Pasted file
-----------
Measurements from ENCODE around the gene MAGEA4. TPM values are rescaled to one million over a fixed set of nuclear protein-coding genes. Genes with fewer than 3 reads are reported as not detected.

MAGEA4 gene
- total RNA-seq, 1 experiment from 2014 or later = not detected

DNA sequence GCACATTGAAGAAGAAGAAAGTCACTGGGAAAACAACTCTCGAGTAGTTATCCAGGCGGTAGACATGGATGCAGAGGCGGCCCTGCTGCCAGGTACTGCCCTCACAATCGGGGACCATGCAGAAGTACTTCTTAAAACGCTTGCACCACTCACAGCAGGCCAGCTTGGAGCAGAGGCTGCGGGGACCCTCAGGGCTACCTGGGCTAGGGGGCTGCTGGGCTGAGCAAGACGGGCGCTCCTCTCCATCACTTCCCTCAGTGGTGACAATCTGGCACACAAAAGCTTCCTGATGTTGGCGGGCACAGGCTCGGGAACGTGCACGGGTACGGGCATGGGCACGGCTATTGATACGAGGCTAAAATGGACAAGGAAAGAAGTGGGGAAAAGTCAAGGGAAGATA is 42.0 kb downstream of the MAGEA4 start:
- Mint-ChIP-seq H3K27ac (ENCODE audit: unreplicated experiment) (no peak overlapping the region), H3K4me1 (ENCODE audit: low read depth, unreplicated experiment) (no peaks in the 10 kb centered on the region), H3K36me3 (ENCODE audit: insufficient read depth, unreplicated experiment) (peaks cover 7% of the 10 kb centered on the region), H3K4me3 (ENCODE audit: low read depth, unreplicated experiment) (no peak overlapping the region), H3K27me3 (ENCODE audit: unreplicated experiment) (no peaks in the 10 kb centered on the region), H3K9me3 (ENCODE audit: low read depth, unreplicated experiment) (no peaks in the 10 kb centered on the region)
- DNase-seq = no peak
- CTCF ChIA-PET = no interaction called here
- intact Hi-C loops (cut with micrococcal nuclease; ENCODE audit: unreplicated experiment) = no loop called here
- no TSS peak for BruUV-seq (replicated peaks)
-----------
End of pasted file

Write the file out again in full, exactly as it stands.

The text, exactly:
Measurements from ENCODE around the gene MAGEA4. TPM values are rescaled to one million over a fixed set of nuclear protein-coding genes. Genes with fewer than 3 reads are reported as not detected.

MAGEA4 gene
- total RNA-seq, 1 experiment from 2014 or later = not detected

DNA sequence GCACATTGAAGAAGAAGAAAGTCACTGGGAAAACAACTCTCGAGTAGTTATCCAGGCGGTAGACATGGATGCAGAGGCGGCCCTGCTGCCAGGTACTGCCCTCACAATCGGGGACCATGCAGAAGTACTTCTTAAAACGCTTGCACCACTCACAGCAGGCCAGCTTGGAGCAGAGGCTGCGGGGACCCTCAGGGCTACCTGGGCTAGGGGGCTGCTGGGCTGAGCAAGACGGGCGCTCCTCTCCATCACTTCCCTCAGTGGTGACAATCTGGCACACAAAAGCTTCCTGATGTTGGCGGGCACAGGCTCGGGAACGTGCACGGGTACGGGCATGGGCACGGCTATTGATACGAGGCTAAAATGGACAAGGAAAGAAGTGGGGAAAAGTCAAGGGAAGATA is 42.0 kb downstream of the MAGEA4 start:
- Mint-ChIP-seq H3K27ac (ENCODE audit: unreplicated experiment) (no peak overlapping the region), H3K4me1 (ENCODE audit: low read depth, unreplicated experiment) (no peaks in the 10 kb centered on the region), H3K36me3 (ENCODE audit: insufficient read depth, unreplicated experiment) (peaks cover 7% of the 10 kb centered on the region), H3K4me3 (ENCODE audit: low read depth, unreplicated experiment) (no peak overlapping the region), H3K27me3 (ENCODE audit: unreplicated experiment) (no peaks in the 10 kb centered on the region), H3K9me3 (ENCODE audit: low read depth, unreplicated experiment) (no peaks in the 10 kb centered on the region)
- DNase-seq = no peak
- CTCF ChIA-PET = no interaction called here
- intact Hi-C loops (cut with micrococcal nuclease; ENCODE audit: unreplicated experiment) = no loop called here
- no TSS peak for BruUV-seq (replicated peaks)